Wow, I'm surprised to see my own reaction worded so precisely. This is exactly my gut response too. I know that the other person is trying to be kind and sympathizing but I have an emotional reaction that is first almost offended (it can feel like the other person assumes they know the situation well enough to make a value judgment on it deserving sympathy), and subsequently responsible to comfort the other person. Of course, I realize mentally that they are just responding socially, so usually I think little of it, even though it twinges a little emotionally.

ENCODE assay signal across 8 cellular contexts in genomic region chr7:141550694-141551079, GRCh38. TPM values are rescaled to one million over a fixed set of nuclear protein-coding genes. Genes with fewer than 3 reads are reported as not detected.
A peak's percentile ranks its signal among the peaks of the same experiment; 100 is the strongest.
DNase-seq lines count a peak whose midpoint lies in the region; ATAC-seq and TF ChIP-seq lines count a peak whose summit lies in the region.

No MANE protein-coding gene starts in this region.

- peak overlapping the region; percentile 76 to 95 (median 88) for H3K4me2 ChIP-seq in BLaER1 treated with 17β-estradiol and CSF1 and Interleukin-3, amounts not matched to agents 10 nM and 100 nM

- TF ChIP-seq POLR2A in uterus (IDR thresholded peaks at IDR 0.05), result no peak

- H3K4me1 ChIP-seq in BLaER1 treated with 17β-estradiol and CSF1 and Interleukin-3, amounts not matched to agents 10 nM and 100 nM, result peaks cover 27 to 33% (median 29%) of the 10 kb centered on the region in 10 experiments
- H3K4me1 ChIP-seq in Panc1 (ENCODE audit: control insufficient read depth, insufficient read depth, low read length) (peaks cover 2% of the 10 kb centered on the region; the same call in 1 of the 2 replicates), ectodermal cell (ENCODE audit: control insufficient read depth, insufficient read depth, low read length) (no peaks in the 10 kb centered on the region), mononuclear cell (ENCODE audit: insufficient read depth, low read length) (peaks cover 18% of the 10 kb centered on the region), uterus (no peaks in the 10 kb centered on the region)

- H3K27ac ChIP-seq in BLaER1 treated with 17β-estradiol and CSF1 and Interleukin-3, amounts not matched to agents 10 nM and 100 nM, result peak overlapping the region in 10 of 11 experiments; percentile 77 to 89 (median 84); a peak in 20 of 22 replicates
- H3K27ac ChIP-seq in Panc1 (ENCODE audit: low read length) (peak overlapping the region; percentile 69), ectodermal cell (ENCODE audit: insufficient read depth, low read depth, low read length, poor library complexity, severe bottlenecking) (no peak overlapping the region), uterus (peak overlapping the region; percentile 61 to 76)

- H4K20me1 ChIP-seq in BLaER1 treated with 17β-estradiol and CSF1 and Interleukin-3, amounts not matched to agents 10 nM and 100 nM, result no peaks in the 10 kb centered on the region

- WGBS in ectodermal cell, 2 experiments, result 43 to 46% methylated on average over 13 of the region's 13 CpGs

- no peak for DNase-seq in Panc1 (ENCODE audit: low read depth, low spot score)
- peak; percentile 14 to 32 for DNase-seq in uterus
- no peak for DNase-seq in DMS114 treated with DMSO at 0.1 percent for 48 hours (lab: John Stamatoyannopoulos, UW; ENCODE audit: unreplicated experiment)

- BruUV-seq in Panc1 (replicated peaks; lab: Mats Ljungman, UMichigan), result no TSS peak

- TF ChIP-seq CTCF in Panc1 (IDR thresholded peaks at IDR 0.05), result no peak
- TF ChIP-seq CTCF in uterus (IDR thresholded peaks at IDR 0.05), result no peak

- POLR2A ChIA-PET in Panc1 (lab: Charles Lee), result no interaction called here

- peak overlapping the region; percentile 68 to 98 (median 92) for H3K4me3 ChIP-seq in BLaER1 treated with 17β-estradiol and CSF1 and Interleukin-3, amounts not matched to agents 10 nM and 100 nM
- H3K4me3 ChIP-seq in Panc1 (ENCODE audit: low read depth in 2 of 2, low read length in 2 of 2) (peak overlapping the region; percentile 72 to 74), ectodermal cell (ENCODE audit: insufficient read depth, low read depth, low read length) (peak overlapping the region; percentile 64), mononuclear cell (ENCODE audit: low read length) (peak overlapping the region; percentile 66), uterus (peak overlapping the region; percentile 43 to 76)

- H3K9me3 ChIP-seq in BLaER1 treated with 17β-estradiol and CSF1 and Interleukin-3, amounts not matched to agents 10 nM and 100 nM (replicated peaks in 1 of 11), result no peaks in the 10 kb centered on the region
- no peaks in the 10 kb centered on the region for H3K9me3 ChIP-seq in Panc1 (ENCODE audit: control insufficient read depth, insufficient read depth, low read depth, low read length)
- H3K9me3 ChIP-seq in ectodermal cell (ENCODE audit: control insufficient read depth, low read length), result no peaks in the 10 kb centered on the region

But on the other side of the fence, I'm pretty sure I've ended up telling of people "I'm sorry" for lack of more comfortable wording. Like Starry said, I think it's just become sort of a scripted response. Ever since Fidelia explained to me about Fe and the politeness of questions, I have used that as a route, too. I have found that sometimes it feels much easier to just ask gentle questions than provide a judging response, even though questioning is not my native tendency in emotional conversation.

    I think that all exchanges like this are rather touchy anyway and they deserve leeway on both sides of the conversation. Of course it's going to be a little uncomfortable and awkward for both the speaker and the listener.

  8. #48
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    Quote Originally Posted by SilkRoad View Post
    Us Canadians do apologise a lot!